After exhausting her options in Iowa, Hart filed a contest with the House under the FCEA that, like the Bloody Eighth battle, centered around absentee ballots that were not counted because of technical defects but had the potential to change the outcome of the election.
“That Iowa race has not gotten the attention I think it deserves — understandably overshadowed by the  presidential election,” Foley said. “But it does signal that as elections move from the state level to Congress, partisanship can affect that process from either party thinking like, ‘Oh, you know, we’ve lost at the state level, but maybe we could get a win at the federal level.'”
Miller-Meeks was seated provisionally until Hart, who had faced criticism from some members of her own party over the challenge, ultimately conceded defeat and withdrew her contest with the House on March 31, 2021.
Miller-Meeks and Republicans on the Administration Committee accused Hart and the Democrats of executing a brazen power grab to try to steal a House seat, eroding election integrity, and wasting taxpayer time and resources.
“I think that contested elections will be much more frequent if the House Democrats and the Senate Democrats are successful in ending the filibuster and passing through the election law changes that they want to make,” Miller-Meeks told Insider in an interview at the Capitol.
In this Jan. 6, 2021 file photo, people attend a rally in support of President Donald Trump outside Thousand Oaks City Hall in Thousand Oaks, Calif.
AP Photo/Ashley Landis
‘Everything’s up for grabs.’
The Iowa 2nd District dispute ended without much fanfare and avoided becoming nearly as acrimonious as the Bloody Eighth for several reasons. The losing candidate did not claim widespread voter fraud. Iowa counties’ bipartisan recount process, and the unanimous vote at the state level to certify Miller-Meeks’ victory, lent credibility to the outcome. And, most important of all, Hart was willing to accept defeat.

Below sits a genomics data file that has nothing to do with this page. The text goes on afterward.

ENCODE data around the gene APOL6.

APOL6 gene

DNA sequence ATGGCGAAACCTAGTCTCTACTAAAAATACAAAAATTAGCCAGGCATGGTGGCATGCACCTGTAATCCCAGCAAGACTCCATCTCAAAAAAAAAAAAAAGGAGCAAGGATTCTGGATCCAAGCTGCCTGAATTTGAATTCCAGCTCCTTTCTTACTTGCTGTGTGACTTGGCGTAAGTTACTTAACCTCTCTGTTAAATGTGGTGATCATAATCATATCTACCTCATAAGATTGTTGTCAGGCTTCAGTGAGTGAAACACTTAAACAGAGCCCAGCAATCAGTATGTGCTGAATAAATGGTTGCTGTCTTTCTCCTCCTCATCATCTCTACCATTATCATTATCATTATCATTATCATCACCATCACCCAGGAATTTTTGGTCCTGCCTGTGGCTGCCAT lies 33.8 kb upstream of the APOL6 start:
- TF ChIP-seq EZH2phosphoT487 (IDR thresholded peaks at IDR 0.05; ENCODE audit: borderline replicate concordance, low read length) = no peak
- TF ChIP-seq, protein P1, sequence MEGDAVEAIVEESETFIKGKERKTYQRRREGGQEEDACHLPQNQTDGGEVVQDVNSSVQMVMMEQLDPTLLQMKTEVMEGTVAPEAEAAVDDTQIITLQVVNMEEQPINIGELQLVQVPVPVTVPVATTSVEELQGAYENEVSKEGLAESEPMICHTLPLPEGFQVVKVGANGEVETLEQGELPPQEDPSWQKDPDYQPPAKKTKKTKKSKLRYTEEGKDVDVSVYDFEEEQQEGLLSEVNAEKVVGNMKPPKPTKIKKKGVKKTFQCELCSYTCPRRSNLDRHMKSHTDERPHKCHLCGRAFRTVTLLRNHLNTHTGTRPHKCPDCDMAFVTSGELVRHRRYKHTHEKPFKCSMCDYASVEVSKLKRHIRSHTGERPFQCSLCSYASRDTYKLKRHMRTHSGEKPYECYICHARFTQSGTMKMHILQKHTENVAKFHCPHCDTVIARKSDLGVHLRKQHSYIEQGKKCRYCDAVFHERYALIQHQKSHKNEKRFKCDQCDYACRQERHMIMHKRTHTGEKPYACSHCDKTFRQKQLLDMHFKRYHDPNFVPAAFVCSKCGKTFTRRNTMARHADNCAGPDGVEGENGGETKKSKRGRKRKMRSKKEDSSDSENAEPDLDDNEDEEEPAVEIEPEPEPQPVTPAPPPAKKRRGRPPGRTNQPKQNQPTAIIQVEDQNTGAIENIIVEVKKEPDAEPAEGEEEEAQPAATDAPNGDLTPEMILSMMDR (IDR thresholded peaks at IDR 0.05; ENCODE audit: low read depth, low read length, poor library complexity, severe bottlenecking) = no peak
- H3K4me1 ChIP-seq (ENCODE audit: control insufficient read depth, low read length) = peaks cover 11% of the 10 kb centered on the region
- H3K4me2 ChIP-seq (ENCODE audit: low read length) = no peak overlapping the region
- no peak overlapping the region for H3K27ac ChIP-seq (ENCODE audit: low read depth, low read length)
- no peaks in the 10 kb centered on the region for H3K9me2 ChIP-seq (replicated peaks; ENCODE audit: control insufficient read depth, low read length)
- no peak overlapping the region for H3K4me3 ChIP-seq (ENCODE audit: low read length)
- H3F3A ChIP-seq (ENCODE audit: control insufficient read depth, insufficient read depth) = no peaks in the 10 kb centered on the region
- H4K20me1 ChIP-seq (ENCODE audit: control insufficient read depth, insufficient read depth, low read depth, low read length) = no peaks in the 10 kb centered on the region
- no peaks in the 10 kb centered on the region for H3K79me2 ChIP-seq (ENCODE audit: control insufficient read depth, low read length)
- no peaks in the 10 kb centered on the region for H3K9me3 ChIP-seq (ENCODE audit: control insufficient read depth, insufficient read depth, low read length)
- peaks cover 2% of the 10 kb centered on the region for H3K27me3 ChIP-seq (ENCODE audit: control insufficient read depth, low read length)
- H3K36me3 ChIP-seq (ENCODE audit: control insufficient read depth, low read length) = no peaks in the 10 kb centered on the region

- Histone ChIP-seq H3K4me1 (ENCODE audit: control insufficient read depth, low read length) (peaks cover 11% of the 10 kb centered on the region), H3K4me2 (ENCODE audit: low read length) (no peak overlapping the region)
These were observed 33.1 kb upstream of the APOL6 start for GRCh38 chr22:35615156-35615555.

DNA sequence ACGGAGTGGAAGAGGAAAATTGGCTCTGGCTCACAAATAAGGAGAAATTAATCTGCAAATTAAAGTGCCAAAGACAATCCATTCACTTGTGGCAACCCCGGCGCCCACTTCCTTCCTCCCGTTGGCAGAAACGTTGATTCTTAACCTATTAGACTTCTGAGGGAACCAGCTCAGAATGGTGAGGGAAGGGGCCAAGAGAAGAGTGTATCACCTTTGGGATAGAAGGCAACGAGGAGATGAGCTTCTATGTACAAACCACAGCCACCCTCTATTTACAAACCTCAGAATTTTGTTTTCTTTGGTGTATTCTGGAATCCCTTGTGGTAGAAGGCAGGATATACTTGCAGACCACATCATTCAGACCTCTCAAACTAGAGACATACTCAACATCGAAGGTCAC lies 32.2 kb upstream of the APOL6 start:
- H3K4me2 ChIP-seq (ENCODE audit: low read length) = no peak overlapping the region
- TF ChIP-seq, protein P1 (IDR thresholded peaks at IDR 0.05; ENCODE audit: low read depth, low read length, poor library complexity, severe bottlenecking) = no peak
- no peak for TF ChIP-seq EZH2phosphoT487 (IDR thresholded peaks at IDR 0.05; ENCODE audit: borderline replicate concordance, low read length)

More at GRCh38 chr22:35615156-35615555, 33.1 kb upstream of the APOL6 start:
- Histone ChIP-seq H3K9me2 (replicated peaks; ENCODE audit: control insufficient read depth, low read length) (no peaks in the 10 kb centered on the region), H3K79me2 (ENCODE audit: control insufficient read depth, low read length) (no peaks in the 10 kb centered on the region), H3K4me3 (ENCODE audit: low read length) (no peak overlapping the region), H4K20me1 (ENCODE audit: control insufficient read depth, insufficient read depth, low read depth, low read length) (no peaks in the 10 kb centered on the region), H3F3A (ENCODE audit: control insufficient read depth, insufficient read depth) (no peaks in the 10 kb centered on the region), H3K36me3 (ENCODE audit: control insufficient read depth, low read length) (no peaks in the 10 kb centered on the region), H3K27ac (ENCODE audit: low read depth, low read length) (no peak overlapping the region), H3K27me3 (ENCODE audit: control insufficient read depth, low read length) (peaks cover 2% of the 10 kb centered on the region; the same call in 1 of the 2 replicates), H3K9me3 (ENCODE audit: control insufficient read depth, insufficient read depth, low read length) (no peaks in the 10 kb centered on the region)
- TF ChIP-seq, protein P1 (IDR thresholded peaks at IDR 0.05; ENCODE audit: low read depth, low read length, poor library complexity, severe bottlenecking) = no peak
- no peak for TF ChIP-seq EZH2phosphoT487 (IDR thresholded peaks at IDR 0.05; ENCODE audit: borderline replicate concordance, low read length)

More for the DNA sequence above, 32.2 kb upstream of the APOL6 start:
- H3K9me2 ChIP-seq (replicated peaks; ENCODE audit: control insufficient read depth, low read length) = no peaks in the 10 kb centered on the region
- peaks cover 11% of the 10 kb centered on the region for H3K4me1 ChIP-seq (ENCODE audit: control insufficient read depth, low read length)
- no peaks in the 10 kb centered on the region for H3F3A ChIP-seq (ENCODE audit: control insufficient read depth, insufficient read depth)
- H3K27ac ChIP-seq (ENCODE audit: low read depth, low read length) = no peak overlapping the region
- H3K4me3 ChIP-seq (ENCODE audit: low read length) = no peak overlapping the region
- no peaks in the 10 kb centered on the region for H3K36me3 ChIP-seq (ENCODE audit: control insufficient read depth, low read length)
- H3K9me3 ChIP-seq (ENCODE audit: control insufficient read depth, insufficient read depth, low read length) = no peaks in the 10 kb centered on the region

But none of those conditions are guaranteed to hold in 2022. Election disputes are much less likely to be resolved smoothly if influential figures in the Republican Party continue to spread false claims of election fraud with the express intent of overturning election results. The threat of another Bloody Eighth-style election battle, or one more poisonous to the health of American democracy, looms ahead.
“This is the problem with people refusing to accept election outcomes, right?” Democratic Rep. Jamie Raskin of Maryland told Insider. “I hope between now and November, our GOP colleagues will recover some basic respect for electoral processes and outcomes. If not, everything’s up for grabs.”
Politics, Congress, 2022 elections, 2022 midterms, Voting Rights